How unlikely! Yet here we are.
Jakub Procházka is an expert for space dust. When a cloud of mysterious dust settles around Venus and paints the night sky an eerie purple, Jakub becomes the first Czech in space; not only a scientist on an important mission to solve the riddles of the universe, but also a vital symbol for his country of 10 millions, a sign of progress and superiority. But his solo mission also takes Jakub away from his beloved wife Lenka. The distance puts a strain onto their relationship; drifting lonely into the vastness of space, Jakub realizes that maybe he has sacrificed too much. His loneliness is interrupted by the most unlikely of interlocutors: a big, friendly, impossible polite spider alien with a craving for terran hazelnut spread.
„I wish I had the capacity to assist you with your emotional distress, skinny human. I cannot offer you the solace of Nutella, for I have consumed it.“
The spider alien could well be a figment of Jakub's imagination, but real or not, his new friend kindles some memories. Jakub is very literally a child of the revolution, witness to the Velvet Revolution and the end of communism as a 10-year-old. Unfortunately, his father served on the wrong side of history, and Jakub and his grandparents have to pay for his sins. Jakub also remembers the first days of his relationship with Lenka, their young love, their more and more desperate attempts to receive a child, until finally they part ways, with Jakub flying into space.
Kalfař tells Jakub's story alternating between events in space and in the past, spiced with great pathos and philosophical musings about life, the universe, and all the rest. The absurd humour invites comparison to Karel Capek, but also to Kurt Vonnegut, mixing the grotesque with the tragic. Kalfař manages to evoke vivid pictures of rural Czechoslovakia, and is equally visceral when describing the torture committed by Jakub's father.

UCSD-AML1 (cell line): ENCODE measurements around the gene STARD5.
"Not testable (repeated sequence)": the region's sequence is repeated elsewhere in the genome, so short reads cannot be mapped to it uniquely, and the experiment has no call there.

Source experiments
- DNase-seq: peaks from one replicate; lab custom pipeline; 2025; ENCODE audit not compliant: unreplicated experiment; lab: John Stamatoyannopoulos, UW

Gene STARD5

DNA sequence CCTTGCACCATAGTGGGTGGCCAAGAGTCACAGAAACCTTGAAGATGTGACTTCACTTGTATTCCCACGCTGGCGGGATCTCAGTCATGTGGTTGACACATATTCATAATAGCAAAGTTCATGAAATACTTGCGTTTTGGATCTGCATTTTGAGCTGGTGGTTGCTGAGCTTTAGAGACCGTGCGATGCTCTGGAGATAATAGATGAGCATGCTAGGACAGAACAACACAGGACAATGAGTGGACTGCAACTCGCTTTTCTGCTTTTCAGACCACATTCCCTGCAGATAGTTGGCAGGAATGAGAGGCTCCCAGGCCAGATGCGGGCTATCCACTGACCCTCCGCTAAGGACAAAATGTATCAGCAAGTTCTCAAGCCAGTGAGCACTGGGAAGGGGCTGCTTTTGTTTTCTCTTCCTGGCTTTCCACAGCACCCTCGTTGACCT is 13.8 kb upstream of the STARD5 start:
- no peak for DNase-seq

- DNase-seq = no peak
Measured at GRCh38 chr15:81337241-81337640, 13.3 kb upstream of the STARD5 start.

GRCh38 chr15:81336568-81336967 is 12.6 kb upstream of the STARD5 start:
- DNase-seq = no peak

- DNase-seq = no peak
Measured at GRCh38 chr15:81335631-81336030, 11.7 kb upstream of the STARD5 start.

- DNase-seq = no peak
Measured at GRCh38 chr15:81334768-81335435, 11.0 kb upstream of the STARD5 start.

About halfway through, the story takes a sharp turn and suddenly becomes something else – and when you've finally settled in and found your footing with the change in tone, there's another turn and you find out that the book is in fact something else entirely than you expected in the beginning. It's a bold move to defy reader expectations so completely and results in some people getting lost. I have to admit that I too got lost for a moment and didn't enjoy the second half quite as much as the first. My slight irritation was made up for by the ending, though. And I do think the second half is necessary: too easily, this book could have been just another story using a female character as a catalyst for a straight, white boy's suffering. The second half addresses this point at least somewhat and gives us the perspective of the women who got left behind. And although Jabkub's story can seem quite sad, the book itself is ultimately uplifting: using historic evidence that the Power of the People can actually change the course of history; that, while the means of democracy and justice are flawed and humanity is a self-aware „mess of contradictions“, our desire for companionship and freedom can bring us together and work for good. That's a rather soothing message for these times, and a welcome change to the omnipresent cynicism of grimdark.
Maybe the story is a bit too constructed, the author's hand too visible from time to time. Nonetheless, Spaceman of Bohemia is an excellent debut and will find its place among my favourites of 2018. I'm looking forward to whatever else Kalfař is capable of.
„Alas, we are what we are, and we need the stories, we need the public transportation, the anxiety meds, the television shows by the dozens, the music in bars and restaurants saving us from the terror of silence, the everlasting promise of brown liquor, the bathrooms in national parks, and the political catchphrases we can all shout an stick to our bumpers. We need revolutions. We need anger.“
(It's the second book about sad, lonely boys in space this year that I've really liked; apparently that's now my jam. It's one of several books dealing with sons having to attone for the sins of their fathers – who would have thought this would become the common theme of my reading in 2018. How unlikely. Yet here we are ;) )